Lord Waterford has asked the High Court to order Coillte to hand over the 1,900-acre (767-hectare) Curraghmore demesne in Co Waterford for allegedly allowing the estate to fall into serious disrepair in breach of the terms of its lease.
It is claimed the Curraghmore lands are valued at €7.75 million, and the cost of repair works to the estate's walls and roads, which Coillte has allegedly persistently failed to do under the lease, amounts to €10.5 million.
Mr Justice Peter Kelly yesterday granted an application by Curraghmore Estates, of which Lord Waterford is a director, to enter proceedings against Coillte Teo into the list of the Commercial Court, the commercial division of the High Court.
In the action, Curraghmore is seeking an order for possession of the Curraghmore demesne, described by Lord Waterford as significant both in terms of its architectural heritage and its ecology. Part of the lands form a candidate special area of conservation and a proposed national heritage area.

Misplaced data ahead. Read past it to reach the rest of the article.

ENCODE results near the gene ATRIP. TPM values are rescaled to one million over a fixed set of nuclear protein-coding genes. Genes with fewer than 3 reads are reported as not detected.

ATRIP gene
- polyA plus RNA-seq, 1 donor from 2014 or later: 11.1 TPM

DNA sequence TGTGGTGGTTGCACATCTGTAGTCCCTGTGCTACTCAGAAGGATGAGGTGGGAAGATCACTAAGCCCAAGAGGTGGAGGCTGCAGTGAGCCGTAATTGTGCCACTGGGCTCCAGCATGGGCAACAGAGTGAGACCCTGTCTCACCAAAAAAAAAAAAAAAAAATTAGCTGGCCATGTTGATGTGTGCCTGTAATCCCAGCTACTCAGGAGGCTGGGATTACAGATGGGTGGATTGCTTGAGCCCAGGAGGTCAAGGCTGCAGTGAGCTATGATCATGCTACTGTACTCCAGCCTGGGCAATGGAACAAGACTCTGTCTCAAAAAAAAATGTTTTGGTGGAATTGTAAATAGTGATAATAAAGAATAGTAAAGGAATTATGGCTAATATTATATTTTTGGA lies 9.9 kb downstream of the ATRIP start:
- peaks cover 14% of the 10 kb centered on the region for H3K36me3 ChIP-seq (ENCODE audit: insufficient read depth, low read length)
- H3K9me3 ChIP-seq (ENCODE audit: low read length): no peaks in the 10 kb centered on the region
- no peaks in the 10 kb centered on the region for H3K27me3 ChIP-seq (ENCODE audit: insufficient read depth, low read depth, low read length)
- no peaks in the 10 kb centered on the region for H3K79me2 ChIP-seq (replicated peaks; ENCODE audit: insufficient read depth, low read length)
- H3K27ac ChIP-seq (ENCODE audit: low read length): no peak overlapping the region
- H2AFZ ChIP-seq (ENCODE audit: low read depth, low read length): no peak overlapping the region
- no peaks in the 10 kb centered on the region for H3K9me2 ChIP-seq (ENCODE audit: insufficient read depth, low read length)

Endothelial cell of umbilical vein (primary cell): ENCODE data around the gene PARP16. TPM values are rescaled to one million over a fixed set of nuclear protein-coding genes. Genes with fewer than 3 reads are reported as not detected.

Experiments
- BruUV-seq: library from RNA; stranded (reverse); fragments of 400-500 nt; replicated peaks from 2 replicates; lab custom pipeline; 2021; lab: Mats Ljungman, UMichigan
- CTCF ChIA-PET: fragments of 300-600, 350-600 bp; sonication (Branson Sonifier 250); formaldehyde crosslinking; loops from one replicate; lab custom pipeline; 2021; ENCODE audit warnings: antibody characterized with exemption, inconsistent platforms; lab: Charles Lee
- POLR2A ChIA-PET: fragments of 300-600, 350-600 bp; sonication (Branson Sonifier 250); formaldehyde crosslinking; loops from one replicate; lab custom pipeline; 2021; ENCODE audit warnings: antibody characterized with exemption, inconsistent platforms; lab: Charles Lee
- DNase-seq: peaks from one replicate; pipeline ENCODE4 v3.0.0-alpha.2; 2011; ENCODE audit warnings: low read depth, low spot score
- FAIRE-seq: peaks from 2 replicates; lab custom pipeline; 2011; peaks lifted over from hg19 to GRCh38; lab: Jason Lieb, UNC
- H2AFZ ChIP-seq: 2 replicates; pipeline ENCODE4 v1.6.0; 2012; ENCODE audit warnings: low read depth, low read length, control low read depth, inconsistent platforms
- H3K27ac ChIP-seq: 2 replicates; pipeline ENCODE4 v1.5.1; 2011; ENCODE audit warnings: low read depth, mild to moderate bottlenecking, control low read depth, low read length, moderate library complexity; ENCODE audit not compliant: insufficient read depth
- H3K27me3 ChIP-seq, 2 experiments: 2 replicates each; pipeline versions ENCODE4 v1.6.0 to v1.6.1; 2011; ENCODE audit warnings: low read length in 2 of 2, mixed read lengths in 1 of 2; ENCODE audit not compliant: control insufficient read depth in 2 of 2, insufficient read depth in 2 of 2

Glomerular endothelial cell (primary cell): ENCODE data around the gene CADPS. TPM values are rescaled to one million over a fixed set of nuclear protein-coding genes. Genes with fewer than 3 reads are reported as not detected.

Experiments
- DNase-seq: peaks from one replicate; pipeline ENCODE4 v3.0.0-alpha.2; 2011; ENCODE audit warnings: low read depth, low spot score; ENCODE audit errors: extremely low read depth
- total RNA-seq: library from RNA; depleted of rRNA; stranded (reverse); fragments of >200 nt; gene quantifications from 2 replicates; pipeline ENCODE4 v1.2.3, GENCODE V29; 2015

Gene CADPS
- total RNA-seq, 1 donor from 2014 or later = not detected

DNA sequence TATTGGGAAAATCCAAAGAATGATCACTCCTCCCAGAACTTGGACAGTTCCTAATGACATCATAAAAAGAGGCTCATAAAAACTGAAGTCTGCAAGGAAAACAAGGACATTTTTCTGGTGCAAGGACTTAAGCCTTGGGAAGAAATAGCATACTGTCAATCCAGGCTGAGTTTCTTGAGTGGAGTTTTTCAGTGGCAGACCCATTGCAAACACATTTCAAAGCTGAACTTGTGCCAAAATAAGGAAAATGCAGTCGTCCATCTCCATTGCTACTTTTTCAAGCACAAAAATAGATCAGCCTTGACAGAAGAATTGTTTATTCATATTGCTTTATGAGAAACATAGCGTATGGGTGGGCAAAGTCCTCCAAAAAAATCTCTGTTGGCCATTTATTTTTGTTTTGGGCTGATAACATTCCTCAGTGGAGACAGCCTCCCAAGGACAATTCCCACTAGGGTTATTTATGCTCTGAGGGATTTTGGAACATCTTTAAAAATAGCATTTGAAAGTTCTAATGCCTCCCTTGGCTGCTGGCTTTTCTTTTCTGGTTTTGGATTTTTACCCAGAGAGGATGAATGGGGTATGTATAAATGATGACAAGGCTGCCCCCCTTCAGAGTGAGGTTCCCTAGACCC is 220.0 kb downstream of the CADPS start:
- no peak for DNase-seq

In an affidavit, Lord Waterford, of Curraghmore, Portlaw, said the Curraghmore lands were the subject of a 150-year lease made on November
15th, 1933, between John Charles de la Poer, the seventh marquis of Waterford, and the minister for agriculture.
Curraghmore Estates was the successor to the seventh marquis and, under the Forestry Act 1988, the benefit of the lease became vested in Coillte from January 1st, 1989.
He said under the lease Coillte was required to maintain and repair all walls, ditches, drains, roads and pathways on the estate but, in persistent breach of the lease, had failed to do so.
As a result, the estate walls had fallen into considerable disrepair. This was "a serious matter" as the estate walls were an integral part of the estate and contributed significantly to its architectural importance.
He said correspondence between Curraghmore Estates and Coillte from 1989 about its repairing obligations demonstrated continuing difficulties in trying to get Coillte to comply with its obligations. Promises to carry out repairs were made but not honoured.
He had secured legal advice in September 2004 and engaged a firm of consulting engineers to report on the conditions of the walls and roads. The engineers' report concluded there was very extensive damage to the internal and external walls and to the roads. The overall repair costs were estimated €10.5 million.
He said Coillte was given the report on January 14th, 2005, but failed to carry out the works specified. A forfeiture notice was served on April 21st, 2005, which required Coillte to remedy the breaches of lease within 20 months. While some remedial work were carried out, this was "limited" and "substandard". The proceedings to recover the lands were initiated.
© 2007 The Irish Times